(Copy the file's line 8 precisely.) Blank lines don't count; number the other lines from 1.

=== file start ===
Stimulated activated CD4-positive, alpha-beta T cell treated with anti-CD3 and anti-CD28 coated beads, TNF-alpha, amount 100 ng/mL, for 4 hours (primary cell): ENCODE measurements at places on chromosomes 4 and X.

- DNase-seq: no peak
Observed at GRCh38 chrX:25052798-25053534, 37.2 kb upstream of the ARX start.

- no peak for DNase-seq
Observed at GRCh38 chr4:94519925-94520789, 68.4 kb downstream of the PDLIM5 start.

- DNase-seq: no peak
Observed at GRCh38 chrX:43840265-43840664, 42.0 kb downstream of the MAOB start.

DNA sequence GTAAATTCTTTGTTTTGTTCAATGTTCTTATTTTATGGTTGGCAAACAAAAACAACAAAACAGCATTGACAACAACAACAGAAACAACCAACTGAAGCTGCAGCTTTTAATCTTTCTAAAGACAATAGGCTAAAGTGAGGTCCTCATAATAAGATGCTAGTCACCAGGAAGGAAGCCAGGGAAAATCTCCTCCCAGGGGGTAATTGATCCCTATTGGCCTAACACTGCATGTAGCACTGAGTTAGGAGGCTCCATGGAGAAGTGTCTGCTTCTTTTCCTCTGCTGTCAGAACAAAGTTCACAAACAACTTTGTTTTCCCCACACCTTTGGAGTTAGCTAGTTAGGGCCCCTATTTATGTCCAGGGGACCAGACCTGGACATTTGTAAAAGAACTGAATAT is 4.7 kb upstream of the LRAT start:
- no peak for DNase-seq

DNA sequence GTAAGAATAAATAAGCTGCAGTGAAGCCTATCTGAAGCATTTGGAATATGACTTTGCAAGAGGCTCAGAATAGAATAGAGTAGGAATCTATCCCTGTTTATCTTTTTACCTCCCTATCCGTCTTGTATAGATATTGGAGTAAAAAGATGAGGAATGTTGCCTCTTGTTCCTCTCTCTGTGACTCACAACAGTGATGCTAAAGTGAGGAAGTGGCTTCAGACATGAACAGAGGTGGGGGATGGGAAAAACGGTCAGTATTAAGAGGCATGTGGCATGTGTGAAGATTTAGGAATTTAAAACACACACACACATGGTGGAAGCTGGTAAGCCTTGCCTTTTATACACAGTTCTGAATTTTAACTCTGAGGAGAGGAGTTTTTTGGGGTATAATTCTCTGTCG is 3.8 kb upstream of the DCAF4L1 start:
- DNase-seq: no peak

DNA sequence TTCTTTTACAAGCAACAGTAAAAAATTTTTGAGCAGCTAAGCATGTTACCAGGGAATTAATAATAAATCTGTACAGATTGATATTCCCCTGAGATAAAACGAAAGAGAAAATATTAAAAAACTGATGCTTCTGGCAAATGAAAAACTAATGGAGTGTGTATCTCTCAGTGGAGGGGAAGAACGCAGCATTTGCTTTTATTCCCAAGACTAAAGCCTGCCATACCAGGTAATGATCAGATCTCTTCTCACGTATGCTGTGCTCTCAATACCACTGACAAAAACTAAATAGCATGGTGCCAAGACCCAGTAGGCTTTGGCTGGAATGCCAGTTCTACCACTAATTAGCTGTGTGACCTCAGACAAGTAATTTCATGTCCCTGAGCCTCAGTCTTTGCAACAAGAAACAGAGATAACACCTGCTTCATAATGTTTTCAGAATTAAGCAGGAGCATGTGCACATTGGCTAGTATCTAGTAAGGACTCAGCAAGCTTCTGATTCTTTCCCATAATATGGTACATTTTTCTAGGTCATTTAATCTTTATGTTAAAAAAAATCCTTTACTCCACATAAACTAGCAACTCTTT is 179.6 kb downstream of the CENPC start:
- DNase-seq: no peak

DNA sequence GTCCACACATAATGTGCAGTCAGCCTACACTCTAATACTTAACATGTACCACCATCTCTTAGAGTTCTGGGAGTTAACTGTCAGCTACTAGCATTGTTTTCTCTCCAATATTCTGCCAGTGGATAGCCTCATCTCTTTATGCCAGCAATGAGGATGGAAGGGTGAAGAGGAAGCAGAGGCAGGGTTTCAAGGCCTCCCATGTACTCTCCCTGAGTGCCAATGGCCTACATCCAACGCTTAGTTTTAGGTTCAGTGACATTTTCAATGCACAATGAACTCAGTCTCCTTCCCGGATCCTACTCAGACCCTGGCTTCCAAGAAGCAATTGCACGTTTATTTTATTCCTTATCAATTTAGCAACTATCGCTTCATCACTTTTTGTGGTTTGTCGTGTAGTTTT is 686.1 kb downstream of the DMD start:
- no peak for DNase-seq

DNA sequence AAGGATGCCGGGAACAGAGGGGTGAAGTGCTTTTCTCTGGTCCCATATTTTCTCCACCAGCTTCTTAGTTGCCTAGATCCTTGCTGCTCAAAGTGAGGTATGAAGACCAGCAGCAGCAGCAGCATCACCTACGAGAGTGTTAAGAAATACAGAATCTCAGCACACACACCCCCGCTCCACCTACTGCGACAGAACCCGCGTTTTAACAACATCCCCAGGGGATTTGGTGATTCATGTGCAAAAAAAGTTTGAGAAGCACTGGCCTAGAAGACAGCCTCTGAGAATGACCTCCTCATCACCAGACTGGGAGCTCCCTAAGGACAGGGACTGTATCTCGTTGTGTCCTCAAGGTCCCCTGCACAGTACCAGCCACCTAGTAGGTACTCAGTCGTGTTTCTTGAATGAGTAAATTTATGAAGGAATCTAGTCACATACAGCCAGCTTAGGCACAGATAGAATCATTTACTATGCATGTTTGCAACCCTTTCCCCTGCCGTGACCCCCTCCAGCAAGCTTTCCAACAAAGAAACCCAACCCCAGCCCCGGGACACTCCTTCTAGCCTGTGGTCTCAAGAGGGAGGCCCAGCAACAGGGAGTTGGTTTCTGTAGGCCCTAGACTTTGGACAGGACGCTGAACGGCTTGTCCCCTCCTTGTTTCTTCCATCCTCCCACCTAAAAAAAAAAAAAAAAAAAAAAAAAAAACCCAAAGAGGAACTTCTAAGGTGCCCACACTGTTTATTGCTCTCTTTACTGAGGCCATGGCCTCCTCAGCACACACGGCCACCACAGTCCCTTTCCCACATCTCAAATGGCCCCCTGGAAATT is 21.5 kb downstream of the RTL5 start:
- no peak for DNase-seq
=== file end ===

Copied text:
DNA sequence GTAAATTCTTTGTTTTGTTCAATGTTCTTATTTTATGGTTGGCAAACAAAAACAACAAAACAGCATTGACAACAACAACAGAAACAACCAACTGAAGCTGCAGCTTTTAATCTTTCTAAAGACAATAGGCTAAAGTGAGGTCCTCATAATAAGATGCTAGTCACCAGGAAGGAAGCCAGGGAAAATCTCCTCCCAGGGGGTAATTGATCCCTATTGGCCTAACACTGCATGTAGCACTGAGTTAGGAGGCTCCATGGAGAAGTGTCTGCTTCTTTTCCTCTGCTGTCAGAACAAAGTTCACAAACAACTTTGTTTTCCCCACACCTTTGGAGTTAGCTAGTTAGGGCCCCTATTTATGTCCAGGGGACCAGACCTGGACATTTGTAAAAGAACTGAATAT is 4.7 kb upstream of the LRAT start: